Executor's CGT allowance on sale of house from Discretionary Trust

Thoughts would be much appreciated!

Deceased died less than a year ago. Will creates a Discretionary Trust for entire estate. House is due to sell for £25k more than probate value.

I want to be able to claim both the beneficiary’s CGT allowance and the Executors’ CGT allowance. My initial plan was to appoint the house out to the beneficiary under s144 and also do a Memorandum of Appropriation at the same time so that 50% was sold by the estate so as to keep the Executor’s allowance. But - if I’ve appointed the house out to the beneficiary, I’m not sure the Executors would have then have an allowance as they would be selling as bare trustees ? (As they would if from the outset, the Will had given the house to the beneficiary which is the effect of the Deed of Appointment of course)

Or - is it the case that Executors are just deemed to have a CGT allowance on any disposal they make and so if a Will contains a specific gift of a house to a beneficiary, Executors would always be able to use their allowance as well as the beneficiary’s, so all I actually need is the Deed of Appointment and no memo of Appropriation?

Or - I then wondered if instead, I could give the beneficiary a cash sum equal to a half share of the house by way of Deed of Appointment and then do a Memo of Appropriation so that 50% of the house is appropriated to her. But - that might mean the other 50% is now sold by the Trustees of the Disc Trust rather than the Executors and Trustees only get half the CGT allowance…

So - I am tying myself up in knots and would appreciate some clear thinking!!

Many thanks


Just a few knots being tied, but not too tightly.

Assuming the residue has not been ascertained, (and that is a separate thread in of itself), then you could potentially appropriate half the property to the beneficiary and keep half in the estate. (Going a step further, you could in theory appropriate half/two thirds to the beneficiary and their spouse.) If the subsequent sale were made then you have two/three allowances.

My understanding is that if the residue has been ascertained, then the sale is effectively being made on behalf of the discretionary trust and you are stuck with the CGT liability. There are other considerations as to the actual increase and whether the death value was ascertained for IHT purposes, but in principle, I think there is potential for CGT mitigation. Having just re-read my post, if there is any risk that the residue has been ascertained, you could use s.144 and appoint to beneficiary (and spouse if applicable), and they would then sell using their allowances. I think that works.

There’s no possibility that the residue can have been ascertained, unless Sarah is going to do the work involved in the sale of the house and her thoughts about CGT for nothing.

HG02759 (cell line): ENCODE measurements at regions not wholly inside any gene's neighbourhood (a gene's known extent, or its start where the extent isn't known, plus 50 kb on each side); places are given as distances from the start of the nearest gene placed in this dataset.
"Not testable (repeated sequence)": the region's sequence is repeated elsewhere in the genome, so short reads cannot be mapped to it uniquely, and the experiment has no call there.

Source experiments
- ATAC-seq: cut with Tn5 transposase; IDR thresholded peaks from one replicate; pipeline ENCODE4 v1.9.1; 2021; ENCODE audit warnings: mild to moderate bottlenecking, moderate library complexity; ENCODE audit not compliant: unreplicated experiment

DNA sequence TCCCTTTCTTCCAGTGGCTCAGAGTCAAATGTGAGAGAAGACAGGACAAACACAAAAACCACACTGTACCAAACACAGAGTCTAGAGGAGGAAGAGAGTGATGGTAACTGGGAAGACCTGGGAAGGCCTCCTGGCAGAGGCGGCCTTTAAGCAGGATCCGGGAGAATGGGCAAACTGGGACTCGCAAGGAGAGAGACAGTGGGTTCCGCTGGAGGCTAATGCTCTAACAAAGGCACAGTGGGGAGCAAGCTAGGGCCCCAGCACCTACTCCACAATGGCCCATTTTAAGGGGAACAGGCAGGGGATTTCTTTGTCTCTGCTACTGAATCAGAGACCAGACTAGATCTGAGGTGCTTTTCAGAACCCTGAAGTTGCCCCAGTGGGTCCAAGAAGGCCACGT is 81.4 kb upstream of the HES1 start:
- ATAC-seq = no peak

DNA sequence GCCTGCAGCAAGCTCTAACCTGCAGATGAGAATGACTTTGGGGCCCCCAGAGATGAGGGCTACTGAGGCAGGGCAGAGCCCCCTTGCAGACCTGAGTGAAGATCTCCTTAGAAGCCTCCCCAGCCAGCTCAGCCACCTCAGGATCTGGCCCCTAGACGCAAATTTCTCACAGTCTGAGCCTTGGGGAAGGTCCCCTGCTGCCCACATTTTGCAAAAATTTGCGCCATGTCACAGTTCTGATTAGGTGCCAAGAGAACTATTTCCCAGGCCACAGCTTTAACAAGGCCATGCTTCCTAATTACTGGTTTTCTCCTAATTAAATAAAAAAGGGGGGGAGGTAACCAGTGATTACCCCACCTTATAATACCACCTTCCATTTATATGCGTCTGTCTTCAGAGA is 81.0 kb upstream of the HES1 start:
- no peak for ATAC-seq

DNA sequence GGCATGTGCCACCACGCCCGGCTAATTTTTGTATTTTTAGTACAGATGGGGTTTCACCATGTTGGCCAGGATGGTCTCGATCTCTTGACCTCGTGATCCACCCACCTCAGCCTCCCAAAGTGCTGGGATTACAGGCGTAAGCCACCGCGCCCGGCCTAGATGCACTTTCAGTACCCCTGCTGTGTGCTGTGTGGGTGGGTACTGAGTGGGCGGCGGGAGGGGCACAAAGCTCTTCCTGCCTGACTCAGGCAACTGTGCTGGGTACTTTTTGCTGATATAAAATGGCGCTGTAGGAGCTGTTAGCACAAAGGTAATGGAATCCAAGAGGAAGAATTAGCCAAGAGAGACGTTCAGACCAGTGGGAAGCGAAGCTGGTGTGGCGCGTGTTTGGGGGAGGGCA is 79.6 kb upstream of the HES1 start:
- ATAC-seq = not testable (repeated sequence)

If appointing any share of the house to the beneficiary, you will need to ensure that it happens before the executor appropriates any of the property to the trustees. The beneficiary should then be deemed to have acquired as legatee under s.62(4) TCGA 1992.

If the share of the house is appointed to the beneficiary once it has been appropriated to the trustees, then a CGT charge will arise on the appointment, as the disposal by them would likely to be viewed as similar to the expected sale price. As the appointment would be read back to the date of death, the trustees’ gain cannot be held over under s.260 TCGA 1992.

Paul Saunders FCIB TEP

Independent Trust Consultant

Providing support and advice to fellow professionals

I agree with Paul, but it should be noted that the house will vest in the trustees on the ascertainment of residue, even if there is no specific appropriation from the executors to the trustees. See CG31430.

Therefore if the residue is ascertained, the trustees will be making a disposal for CGT purposes. If not, the trustees can appoint half the house to the beneficiary to make use of both allowances and the beneficiary takes at death value.

Whether the residue is ascertained or not is very much a grey area - see CG30700, CG30800, CG30810. HMRC usually look for early ascertainment, but I have never come across this ever happening. Would be interesting to see other member’s views.


Thank you all so much for the very helpful replies.

Julian, that really made me smile - you’re right, definitely not working for nothing :rofl:

So - am I right in concluding that if assets only pass to the Trust when the residue is ascertained ( and the conclusion is, it isn’t), in this case the house is still in the estate, so I appropriate half of the house to the beneficiary ( who doesn’t have a spouse) but I don’t do a Deed of Appointment from the Discretionary Trust, because the house hasn’t passed to it yet given the residue is unascertained?

Thanks again for the assistance! V much appreciated.


As the will creates a discretionary trust of the whole estate, unless an interest in the house is appointed to the beneficiary they have no right to it, either in law or in equity.

If the will includes a power for the executors to exercise the “trustees’” discretion, then they should make the appointment, so that the beneficiary receives the interest in the property as “legatee” under s.62(4)TCGA 1992.

However, if the power is vested only in the trustees, then they can make the appointment before anything is appropriated to them, directing the executors to distribute the property to the beneficiary. The executors will then need to appropriate the relevant interest to the beneficiary before the sale otherwise it will still be within the estate. S.62(4) TCGA 1992 will then also apply to the beneficiary

Paul Saunders FCIB TEP

Independent Trust Consultant

Providing support and advice to fellow professionals